Regular Saturday training was conducted on 19 Sep 2020 with both Delta and Fraser Lifeboats exercising together.
After proceeding down to Sand Heads, a pre-exercise briefing was held aboard Delta L/B.
Once again, both lifeboats would practice station keeping and formation turns together as would be required in a real search.
While it looks very simple on a blackboard, it is much more difficult in reality and requires good teamwork and a lot of discipline to ensure an area to be searched is successfully covered.
Both lifeboats exercised at being the ‘guide’ passing required course, speed and spacing. This always proves to be a challenging but rewarding exercise.
It is hoped that the exercise will be expanded to include other SAR units in the near future.
While transiting back to Ladner, the Delta L/B received a radio hail from a Seaspan rail ferry concerned about commercial traffic being encumbered by the mass of recreational fishing vessels at the mouth of the river. Coast Guard Radio also monitored and passed information to the ferry suggesting the captain call DFO for action.
Just another hazard that could result in a tragic accident because of those who do not follow logical rules and common sense.
On Thurs 17 Sep 2020, while smoke from fires in the U.S. continued to blanket B.C., the evenings training saw the Delta Lifeboat conduct coxswain, radar, and RHIB training.
The RHIB was sent away to test for radar tracking as it had been fitted with a new radar reflector. Being a small rubber boat, the RHIB had previously only shown up as a small target. A much-improved echo was now recorded at 2 miles.
Owing to very high tide, there was a huge amount of wood from 60-foot trees to small pieces. Unfortunately, the RHIB ran over a piece of debris in the dark and damaged the propeller, requiring a new one to be ordered. This was the first time it had been damaged in over 10 years!
New recruits also spent time as lookouts and helmsman introducing them to correct reporting and procedures. We are grateful for their enthusiasm.
On Saturday 15 Feb 2020, the Delta Lifeboat conducted crew training in the area known as the ‘Albion Box’ which lies on the south side of the Albion #2 Training Wall. It is a popular fishing area for commercial fishing vessels, but also a place where Recreational vessels sometimes become trapped after losing their way when entering the Fraser River.
The Lifeboats have responded to many incidents in the ‘Box’ over the years even though there is no Hydrographic information on the charts.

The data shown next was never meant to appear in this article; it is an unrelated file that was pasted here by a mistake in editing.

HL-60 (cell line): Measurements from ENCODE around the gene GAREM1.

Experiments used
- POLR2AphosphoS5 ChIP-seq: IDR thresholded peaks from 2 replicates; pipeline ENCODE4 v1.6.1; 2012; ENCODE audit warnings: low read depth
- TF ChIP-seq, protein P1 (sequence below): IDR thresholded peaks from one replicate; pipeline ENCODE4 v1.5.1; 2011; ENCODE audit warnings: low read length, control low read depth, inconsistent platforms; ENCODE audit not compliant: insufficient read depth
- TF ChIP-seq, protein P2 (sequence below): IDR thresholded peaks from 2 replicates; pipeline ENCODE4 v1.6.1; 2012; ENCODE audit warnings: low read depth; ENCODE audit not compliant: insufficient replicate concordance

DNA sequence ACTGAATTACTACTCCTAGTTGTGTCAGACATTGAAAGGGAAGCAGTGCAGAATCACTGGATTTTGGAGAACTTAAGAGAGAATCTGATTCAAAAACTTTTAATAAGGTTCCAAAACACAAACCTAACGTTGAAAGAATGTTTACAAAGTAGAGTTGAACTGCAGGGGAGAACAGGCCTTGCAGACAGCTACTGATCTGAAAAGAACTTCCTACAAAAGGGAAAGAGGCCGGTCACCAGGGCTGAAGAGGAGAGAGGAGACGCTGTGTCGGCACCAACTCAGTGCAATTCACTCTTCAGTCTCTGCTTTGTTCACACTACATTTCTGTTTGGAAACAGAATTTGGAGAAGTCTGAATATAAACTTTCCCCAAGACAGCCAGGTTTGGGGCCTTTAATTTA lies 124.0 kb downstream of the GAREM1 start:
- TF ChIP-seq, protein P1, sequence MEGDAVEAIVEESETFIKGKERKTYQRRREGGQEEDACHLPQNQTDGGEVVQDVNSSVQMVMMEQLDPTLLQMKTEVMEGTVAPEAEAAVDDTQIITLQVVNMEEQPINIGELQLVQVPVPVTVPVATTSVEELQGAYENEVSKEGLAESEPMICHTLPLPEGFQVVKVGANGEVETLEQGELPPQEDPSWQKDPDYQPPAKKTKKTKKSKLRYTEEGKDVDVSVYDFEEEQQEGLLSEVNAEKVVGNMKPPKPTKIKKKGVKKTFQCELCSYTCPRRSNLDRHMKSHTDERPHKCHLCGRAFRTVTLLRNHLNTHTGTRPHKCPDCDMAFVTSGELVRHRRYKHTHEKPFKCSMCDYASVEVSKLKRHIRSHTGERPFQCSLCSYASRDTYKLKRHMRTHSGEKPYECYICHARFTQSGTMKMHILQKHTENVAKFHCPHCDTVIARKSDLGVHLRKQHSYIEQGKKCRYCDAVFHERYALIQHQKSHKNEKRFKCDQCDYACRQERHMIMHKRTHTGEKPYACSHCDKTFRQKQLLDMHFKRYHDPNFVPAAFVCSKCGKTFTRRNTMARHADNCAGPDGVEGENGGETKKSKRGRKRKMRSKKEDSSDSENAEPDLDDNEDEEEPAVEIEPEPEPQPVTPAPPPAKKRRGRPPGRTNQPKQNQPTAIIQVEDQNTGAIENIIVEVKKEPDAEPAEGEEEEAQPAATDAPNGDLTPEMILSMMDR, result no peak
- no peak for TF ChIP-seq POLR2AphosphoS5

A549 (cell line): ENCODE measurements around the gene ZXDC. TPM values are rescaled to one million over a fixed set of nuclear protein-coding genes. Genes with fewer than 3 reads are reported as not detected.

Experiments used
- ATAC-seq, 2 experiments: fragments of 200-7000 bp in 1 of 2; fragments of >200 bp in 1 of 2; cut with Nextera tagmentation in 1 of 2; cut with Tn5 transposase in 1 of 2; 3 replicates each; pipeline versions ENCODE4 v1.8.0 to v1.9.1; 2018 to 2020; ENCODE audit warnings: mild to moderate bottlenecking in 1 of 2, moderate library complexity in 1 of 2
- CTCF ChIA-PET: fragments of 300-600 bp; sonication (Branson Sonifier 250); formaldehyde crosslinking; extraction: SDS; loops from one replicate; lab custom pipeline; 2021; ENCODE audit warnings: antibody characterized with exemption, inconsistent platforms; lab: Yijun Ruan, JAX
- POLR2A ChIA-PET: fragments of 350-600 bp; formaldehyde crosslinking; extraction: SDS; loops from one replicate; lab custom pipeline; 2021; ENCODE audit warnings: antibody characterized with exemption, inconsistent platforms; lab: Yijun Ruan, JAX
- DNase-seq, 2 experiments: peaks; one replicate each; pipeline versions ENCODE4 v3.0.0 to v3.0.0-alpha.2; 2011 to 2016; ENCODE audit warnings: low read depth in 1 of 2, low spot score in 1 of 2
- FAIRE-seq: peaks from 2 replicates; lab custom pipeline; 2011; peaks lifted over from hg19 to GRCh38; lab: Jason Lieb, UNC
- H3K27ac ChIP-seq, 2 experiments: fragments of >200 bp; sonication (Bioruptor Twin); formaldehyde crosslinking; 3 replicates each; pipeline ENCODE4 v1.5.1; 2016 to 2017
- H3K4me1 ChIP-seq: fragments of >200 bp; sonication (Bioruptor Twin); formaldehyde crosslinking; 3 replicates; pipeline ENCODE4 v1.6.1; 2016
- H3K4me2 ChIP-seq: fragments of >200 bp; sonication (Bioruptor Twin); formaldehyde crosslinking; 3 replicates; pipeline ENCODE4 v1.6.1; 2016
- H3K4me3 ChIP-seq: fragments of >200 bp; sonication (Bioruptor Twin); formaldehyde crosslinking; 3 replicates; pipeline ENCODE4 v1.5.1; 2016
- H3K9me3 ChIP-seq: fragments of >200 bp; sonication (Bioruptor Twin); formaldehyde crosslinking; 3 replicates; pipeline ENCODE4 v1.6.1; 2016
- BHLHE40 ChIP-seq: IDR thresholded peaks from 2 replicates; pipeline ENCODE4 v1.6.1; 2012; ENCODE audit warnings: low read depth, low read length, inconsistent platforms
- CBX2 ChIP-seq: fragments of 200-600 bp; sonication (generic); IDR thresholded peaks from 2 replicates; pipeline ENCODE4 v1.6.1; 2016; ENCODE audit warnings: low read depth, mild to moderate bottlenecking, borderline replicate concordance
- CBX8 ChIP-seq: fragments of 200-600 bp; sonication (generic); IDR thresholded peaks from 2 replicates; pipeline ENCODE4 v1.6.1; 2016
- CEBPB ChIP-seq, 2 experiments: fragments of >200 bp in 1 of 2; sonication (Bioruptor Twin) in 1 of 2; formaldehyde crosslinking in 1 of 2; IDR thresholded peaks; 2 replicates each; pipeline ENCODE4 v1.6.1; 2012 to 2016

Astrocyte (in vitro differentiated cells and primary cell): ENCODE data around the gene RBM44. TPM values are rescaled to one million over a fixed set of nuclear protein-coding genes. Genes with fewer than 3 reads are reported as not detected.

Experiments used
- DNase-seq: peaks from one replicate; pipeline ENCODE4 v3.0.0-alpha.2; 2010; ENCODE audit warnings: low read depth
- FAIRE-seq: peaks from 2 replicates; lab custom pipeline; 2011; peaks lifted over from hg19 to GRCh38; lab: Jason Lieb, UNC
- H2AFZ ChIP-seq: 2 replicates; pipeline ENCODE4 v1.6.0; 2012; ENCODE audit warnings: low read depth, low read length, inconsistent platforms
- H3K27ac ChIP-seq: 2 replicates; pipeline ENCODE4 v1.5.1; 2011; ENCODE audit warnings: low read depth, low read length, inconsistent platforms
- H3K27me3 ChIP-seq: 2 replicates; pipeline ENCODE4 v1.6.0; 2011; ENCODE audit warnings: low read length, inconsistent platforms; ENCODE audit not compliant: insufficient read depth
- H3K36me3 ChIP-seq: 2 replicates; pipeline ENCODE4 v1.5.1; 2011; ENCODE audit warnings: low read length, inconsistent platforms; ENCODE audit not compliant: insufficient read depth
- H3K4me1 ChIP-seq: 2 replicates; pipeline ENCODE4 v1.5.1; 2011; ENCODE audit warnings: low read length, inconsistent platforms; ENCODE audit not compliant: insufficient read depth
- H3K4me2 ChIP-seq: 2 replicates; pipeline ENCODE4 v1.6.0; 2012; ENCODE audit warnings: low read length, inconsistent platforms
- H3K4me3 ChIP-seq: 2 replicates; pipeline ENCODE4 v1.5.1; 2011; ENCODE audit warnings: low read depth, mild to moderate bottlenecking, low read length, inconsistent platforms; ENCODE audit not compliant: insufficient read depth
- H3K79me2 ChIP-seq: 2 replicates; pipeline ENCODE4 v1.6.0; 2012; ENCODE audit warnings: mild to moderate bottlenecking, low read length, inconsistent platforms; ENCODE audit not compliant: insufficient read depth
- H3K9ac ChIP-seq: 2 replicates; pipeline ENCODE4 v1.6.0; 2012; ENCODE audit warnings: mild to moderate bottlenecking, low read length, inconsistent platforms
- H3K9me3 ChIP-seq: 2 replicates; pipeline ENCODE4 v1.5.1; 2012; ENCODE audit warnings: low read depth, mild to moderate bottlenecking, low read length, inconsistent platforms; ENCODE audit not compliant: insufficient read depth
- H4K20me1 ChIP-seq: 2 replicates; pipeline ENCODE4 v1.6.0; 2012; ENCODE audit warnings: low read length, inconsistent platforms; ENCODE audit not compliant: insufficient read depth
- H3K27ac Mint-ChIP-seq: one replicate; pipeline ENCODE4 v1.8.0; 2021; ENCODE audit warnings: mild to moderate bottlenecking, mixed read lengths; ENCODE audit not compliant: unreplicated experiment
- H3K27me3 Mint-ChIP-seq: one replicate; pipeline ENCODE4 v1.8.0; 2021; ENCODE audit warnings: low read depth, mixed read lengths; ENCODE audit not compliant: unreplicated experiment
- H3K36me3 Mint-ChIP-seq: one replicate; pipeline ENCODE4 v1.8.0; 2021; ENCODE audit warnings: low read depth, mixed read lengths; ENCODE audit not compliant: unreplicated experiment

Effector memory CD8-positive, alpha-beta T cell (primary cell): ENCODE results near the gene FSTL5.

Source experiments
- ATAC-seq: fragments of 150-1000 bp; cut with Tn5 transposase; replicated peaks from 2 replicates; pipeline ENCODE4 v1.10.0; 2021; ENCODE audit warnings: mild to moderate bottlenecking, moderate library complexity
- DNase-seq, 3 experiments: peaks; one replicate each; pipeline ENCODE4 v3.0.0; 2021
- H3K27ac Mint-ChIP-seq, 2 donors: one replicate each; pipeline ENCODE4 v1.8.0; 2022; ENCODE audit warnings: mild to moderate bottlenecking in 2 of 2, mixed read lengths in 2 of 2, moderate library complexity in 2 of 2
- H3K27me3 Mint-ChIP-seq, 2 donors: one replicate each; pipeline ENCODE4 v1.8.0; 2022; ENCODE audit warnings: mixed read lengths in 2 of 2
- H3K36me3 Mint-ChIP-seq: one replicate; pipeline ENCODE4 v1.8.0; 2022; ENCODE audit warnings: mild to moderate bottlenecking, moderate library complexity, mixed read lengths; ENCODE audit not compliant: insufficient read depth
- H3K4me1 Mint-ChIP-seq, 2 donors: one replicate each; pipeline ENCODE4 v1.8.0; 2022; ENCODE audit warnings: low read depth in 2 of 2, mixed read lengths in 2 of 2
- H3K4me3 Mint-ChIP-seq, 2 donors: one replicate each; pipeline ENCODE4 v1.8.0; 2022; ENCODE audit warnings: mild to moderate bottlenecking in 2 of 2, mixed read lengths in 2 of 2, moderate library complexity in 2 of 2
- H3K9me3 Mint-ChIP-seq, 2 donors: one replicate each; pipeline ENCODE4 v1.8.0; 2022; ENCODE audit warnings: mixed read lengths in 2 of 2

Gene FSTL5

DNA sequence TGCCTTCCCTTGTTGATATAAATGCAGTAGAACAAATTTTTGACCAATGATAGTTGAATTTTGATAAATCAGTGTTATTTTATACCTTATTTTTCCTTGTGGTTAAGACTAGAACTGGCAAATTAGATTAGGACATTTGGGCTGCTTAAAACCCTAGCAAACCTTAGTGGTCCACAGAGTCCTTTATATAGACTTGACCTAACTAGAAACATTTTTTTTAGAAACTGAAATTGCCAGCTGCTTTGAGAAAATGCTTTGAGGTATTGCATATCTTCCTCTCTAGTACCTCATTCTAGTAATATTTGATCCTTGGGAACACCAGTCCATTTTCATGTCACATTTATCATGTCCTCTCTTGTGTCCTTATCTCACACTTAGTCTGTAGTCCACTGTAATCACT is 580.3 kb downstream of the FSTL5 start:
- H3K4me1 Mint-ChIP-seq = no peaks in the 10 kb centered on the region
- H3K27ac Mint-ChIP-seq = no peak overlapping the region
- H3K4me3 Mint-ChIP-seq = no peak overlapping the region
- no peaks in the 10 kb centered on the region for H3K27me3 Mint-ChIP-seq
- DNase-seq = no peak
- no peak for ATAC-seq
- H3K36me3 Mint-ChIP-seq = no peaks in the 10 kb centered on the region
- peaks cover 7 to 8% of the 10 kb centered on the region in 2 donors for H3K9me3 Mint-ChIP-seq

The morning exercise, held in heavy rain and fog, was to take sounding and add the information to the appropriate chart for future reference. Two new recruits were able to observe standing procedures onboard and witness several evolutions as well as stand a trick on the wheel. Fraser Lifeboat stayed outside the box and conducted plotting by AIS training for their crew as the Delta conducted its exercise.
After securing back at the Ladner Station, the crew cleaned ship and held a thoughtful debrief. As this was coming to an end, the Ladner Harbour Master advised that he had received a call from a concerned citizen that there was a small vessel requiring assistance in the Captain’s Cove area. There was no other information.
The report was passed to the JRCC who tasked the Delta L/b to proceed and search. The Lifeboat’s RHIB immediately departed to begin the search with the Lifeboat following. The RHIB searched Captain’s Cove and Deas Slough while the Lifeboat conducted a shoreline search of Kirkland Island. After 45 min. with nothing found, the Delta crew was stood down by JRCC and returned to station.
Although nothing was found, it was a most useful training opportunity.
On Saturday 25 Jan 2020, the Fraser Lifeboat tested raising and lowering the mast after recent maintenance. A lowered mast allows us to get under bridges and into areas that a vessel this size wouldn’t normally be able to go. We trained at the dock and then underway so the crew could learn to handle the vessel and understand the procedures. As restricted visibility conditions prevailed, we exercised radar training and then recovery of a simulated person in water drills.
Over the Oct 2019 Thanksgiving long weekend, several CLI crews attended a Transport Canada Marine Basic First Aid course. This is the first of possibly 3 courses we hope to conduct over the next year. This gives our crews the necessary marine requirements as well as CPR and AED training. Even infants are covered. The certification is good for three years and then must be renewed.
This 2-day course was well attended and as can be seen, the crews had fun too. We thank Dr Singh for his very informative and fact-filled sessions!